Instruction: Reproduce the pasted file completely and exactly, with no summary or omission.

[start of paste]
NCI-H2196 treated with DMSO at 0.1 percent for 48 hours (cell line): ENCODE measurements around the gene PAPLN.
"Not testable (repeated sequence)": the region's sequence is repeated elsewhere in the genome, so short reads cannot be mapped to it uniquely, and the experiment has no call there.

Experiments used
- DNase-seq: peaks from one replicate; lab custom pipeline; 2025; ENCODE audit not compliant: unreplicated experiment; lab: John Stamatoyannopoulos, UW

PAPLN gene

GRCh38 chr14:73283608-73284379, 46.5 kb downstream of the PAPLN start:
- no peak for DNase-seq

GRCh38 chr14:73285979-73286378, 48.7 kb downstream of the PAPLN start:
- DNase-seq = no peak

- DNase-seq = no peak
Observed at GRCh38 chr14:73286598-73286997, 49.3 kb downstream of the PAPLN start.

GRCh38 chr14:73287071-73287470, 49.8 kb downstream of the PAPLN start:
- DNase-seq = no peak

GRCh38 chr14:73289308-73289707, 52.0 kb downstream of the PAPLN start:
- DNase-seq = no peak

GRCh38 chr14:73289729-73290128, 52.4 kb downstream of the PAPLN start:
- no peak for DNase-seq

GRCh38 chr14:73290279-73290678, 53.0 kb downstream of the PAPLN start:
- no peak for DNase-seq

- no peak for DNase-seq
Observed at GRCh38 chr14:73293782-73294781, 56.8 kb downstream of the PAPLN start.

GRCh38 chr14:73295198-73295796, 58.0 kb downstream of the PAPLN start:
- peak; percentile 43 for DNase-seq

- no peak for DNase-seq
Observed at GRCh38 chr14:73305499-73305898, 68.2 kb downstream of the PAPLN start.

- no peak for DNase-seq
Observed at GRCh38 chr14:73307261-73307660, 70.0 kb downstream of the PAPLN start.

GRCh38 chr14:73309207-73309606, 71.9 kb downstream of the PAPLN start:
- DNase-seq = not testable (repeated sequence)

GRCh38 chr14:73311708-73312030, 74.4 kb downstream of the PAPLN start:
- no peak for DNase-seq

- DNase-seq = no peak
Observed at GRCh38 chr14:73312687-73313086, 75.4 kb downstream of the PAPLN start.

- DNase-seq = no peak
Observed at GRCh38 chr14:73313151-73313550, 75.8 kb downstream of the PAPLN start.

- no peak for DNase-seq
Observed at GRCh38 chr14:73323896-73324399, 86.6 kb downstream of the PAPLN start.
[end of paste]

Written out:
NCI-H2196 treated with DMSO at 0.1 percent for 48 hours (cell line): ENCODE measurements around the gene PAPLN.
"Not testable (repeated sequence)": the region's sequence is repeated elsewhere in the genome, so short reads cannot be mapped to it uniquely, and the experiment has no call there.

Experiments used
- DNase-seq: peaks from one replicate; lab custom pipeline; 2025; ENCODE audit not compliant: unreplicated experiment; lab: John Stamatoyannopoulos, UW

PAPLN gene

GRCh38 chr14:73283608-73284379, 46.5 kb downstream of the PAPLN start:
- no peak for DNase-seq

GRCh38 chr14:73285979-73286378, 48.7 kb downstream of the PAPLN start:
- DNase-seq = no peak

- DNase-seq = no peak
Observed at GRCh38 chr14:73286598-73286997, 49.3 kb downstream of the PAPLN start.

GRCh38 chr14:73287071-73287470, 49.8 kb downstream of the PAPLN start:
- DNase-seq = no peak

GRCh38 chr14:73289308-73289707, 52.0 kb downstream of the PAPLN start:
- DNase-seq = no peak

GRCh38 chr14:73289729-73290128, 52.4 kb downstream of the PAPLN start:
- no peak for DNase-seq

GRCh38 chr14:73290279-73290678, 53.0 kb downstream of the PAPLN start:
- no peak for DNase-seq

- no peak for DNase-seq
Observed at GRCh38 chr14:73293782-73294781, 56.8 kb downstream of the PAPLN start.

GRCh38 chr14:73295198-73295796, 58.0 kb downstream of the PAPLN start:
- peak; percentile 43 for DNase-seq

- no peak for DNase-seq
Observed at GRCh38 chr14:73305499-73305898, 68.2 kb downstream of the PAPLN start.

- no peak for DNase-seq
Observed at GRCh38 chr14:73307261-73307660, 70.0 kb downstream of the PAPLN start.

GRCh38 chr14:73309207-73309606, 71.9 kb downstream of the PAPLN start:
- DNase-seq = not testable (repeated sequence)

GRCh38 chr14:73311708-73312030, 74.4 kb downstream of the PAPLN start:
- no peak for DNase-seq

- DNase-seq = no peak
Observed at GRCh38 chr14:73312687-73313086, 75.4 kb downstream of the PAPLN start.

- DNase-seq = no peak
Observed at GRCh38 chr14:73313151-73313550, 75.8 kb downstream of the PAPLN start.

- no peak for DNase-seq
Observed at GRCh38 chr14:73323896-73324399, 86.6 kb downstream of the PAPLN start.